Revelation 21:3 records the powerful voice of God explaining the significance of the coming of the new Jerusalem to John: “Behold, God’s tent is with humanity, and he will dwell with them, and they will be his people, and God himself with them will be their God” (Rev 21:3).

The new Jerusalem is the ultimate tabernacle, the ultimate temple, the presence of God among humanity. The coming of the new Jerusalem symbolizes the coming of God to be present in the world in a physical way. God’s plan in creating the world was for God himself to enter into our world in a physical way at some point in the future. The ultimate goal of creation, and the key purpose of the existence of the universe, is fellowship between God and humanity. Christianity is not such much about us going to be with God; it is about God coming to be with us. Immanuel: God with us! God created the human race back in the beginning with a view to being physically present with us in a fully intimate way at the time of his choosing at a certain point of time in world history. This is the significance of Jesus’ first and second comings. Having entered physically into the world in the person of Jesus, God is going to return to the world in order to be physically present in our world eternally in the person of Jesus.

The implications of the personal physical presence of God in the world are massive. According to Rev 21:4, when God appears in the person of Jesus at the time of the second coming in order to be physically present in our world eternally, this will mean the end of all forms of suffering. God can comfort us in the here and now. He can give healing and relief from pain in the here and now. But God also has a timetable. And according to God’s timetable, full relief, full healing, full comfort, will only be realized when the new Jerusalem appears.

According to Rev 21:4, on the day that Jesus returns, God will wipe away every tear from our eyes. This implies that before Jesus comes back, there will be occasions when God’s people will suffer and shed tears. This world is a world in which evil and the effects of the fall still exist, and Christians are still impacted by these negative forces. In this world, Christians still get sick, the ageing process still affects us, and like everyone else eventually we die. But continual pain and suffering are not our ultimate destiny. One day God will wipe away our tears. As a result of Christ’s return, “death will be no longer; neither sorrow, nor crying, nor pain will be any longer” (Rev 21:4).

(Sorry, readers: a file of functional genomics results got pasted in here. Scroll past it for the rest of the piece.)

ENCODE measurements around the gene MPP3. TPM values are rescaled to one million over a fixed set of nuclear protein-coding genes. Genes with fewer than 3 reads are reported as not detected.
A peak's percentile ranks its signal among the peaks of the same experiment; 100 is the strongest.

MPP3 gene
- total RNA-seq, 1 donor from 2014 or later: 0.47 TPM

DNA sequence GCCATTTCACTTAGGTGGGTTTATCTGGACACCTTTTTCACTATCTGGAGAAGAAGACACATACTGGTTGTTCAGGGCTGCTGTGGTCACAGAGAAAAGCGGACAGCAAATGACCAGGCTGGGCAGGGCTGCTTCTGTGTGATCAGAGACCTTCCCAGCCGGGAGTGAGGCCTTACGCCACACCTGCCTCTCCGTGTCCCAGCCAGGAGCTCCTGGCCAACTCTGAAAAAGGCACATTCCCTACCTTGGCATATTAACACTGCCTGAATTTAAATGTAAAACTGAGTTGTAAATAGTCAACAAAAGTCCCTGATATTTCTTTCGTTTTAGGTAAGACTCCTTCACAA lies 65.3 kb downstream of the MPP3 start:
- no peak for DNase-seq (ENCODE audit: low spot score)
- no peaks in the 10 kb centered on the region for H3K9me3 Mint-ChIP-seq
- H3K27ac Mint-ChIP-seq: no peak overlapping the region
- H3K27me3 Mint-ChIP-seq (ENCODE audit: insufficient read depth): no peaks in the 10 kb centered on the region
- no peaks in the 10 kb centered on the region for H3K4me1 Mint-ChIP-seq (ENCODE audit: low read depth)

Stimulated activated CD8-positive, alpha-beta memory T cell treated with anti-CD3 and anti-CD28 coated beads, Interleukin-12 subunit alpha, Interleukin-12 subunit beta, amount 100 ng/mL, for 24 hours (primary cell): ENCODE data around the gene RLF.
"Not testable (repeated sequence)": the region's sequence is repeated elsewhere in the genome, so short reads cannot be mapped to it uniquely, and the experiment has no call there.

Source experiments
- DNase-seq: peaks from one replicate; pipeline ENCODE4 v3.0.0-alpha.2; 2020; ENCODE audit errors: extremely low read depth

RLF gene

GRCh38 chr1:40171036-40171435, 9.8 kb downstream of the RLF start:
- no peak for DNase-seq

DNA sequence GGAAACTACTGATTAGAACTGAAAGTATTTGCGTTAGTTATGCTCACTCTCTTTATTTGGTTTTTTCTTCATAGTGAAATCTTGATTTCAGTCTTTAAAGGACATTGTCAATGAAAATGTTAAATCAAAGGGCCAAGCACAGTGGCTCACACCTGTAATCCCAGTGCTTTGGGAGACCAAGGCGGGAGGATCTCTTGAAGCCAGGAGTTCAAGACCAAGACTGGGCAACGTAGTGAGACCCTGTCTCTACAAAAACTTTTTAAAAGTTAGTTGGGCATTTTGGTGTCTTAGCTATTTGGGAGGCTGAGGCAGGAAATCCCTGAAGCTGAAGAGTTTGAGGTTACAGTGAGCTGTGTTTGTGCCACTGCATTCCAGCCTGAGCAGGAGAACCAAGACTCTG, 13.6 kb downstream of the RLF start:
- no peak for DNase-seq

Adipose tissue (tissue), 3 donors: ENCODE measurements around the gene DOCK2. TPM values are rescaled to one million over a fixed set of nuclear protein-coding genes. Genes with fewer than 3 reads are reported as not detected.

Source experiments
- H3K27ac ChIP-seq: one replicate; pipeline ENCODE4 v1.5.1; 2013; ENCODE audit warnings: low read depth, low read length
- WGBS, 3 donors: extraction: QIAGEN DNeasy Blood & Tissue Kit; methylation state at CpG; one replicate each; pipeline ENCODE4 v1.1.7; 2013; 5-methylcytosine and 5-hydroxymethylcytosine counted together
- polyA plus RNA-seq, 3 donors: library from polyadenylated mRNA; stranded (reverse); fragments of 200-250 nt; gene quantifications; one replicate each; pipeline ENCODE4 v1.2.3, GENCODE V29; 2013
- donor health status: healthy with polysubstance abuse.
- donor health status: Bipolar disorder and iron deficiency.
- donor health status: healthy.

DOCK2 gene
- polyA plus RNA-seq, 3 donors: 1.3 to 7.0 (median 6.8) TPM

Pain and suffering and death will not exist in the new world, because “the former things” will have passed away (Rev 21:4). Suffering is part of this world as a result of the fall. But through the refining fire of judgment, and the return of Jesus to be King over the world in a fully realized sense, the old will be swallowed up by the new, meaning that suffering and all of the other effects of the fall will finally no longer exist for those who have the privilege and right of living in the new earth.

Whatever our pain or hardship, the return of Jesus, and the resulting transformation of the cosmos, provide the ultimate solution. When Jesus returns, everything will be perfect; and those who have have been victorious over evil through faith are assured that a place in the new earth, and a full experience of the truth of Immanuel, will be their eternal destiny (Rev 21:7).